Relay For Life: 'It was surprising that they didn't catch it'

EUGENE, Ore. -- Thousands of people whose lives have been affected by cancer will take to the track Friday for the annual Relay For Life, an event that raises money for cancer research.

One of those walking the Willamette High School track this year will be Laura Caldwell, who is in remission after being diagnosed with stage-three breast cancer in 2011.

Since that time Caldwell has worked with the Oregon Senate to change how doctors notify women of their cancer risk.

Caldwell said she had a clear mammogram just two months before she was diagnosed.

"It was surprising that they didn't catch it. Partly the reason they didn't catch it was because I had what was called 'dense breast tissue' and it's really hard to see cancer in a woman with breast cancer," Caldwell said.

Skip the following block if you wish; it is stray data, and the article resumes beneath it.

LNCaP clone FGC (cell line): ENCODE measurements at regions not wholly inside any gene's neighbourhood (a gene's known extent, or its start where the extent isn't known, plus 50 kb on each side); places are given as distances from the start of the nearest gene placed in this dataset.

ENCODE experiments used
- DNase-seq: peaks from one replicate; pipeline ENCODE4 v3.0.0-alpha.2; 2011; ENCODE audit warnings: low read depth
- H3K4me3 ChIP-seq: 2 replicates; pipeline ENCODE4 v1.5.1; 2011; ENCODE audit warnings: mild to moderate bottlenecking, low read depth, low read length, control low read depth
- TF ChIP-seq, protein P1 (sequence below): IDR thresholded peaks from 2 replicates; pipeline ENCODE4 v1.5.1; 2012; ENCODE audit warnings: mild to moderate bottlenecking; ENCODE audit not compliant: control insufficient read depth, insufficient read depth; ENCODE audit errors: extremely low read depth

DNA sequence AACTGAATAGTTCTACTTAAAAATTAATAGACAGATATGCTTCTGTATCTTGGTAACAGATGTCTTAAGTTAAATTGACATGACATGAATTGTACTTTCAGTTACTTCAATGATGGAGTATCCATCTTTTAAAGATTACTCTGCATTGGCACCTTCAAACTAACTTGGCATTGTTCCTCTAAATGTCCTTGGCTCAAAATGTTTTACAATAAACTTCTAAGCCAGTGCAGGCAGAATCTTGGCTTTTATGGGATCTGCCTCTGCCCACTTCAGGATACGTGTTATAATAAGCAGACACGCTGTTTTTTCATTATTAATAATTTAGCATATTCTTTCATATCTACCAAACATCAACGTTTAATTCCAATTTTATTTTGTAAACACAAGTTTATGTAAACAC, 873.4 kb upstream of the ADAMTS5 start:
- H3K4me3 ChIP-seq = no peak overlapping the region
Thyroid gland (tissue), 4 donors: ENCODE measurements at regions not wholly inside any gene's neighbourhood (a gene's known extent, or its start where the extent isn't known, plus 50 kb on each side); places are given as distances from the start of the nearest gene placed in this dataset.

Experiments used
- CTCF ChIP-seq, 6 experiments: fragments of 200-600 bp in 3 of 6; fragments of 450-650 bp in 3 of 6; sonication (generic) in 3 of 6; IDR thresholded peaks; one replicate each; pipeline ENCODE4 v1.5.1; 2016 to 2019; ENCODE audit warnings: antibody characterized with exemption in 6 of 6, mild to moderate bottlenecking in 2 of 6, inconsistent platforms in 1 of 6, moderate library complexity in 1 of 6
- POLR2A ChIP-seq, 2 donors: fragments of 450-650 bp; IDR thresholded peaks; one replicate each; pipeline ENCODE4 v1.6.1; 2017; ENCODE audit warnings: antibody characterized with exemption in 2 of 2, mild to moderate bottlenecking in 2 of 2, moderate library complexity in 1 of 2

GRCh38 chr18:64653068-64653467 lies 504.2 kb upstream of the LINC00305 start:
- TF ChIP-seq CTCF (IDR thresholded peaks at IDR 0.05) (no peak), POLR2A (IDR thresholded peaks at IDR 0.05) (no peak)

The term is used to describe less fatty breast tissue that makes it hard to detect a cancerous tumor.

The National Cancer Institute says up to 40 percent of women have it.

"It's a little bit like trying to find a marshmallow in a snowstorm," said Caldwell. "It's just really hard to see that cancer on a mammogram."

Back then, Caldwell said doctors weren't required to tell patients about dense breast tissue.

Since her diagnosis, she's campaigned in support of Senate Bill 420 that would require doctors to tell patients whether or not they have dense breast tissue.

"At the end of June, Governor Kitzhaber signed a bill that would require doctors to notify women of their breast tissue and the density, and their increased risk for that, so that'll go into effect in January," Caldwell said.

Her cancer has come back, most recently at the end of June, and Caldwell just finished a round of radiation.

She said she's proud of the senate bill and is thankful more women will know about their health risks.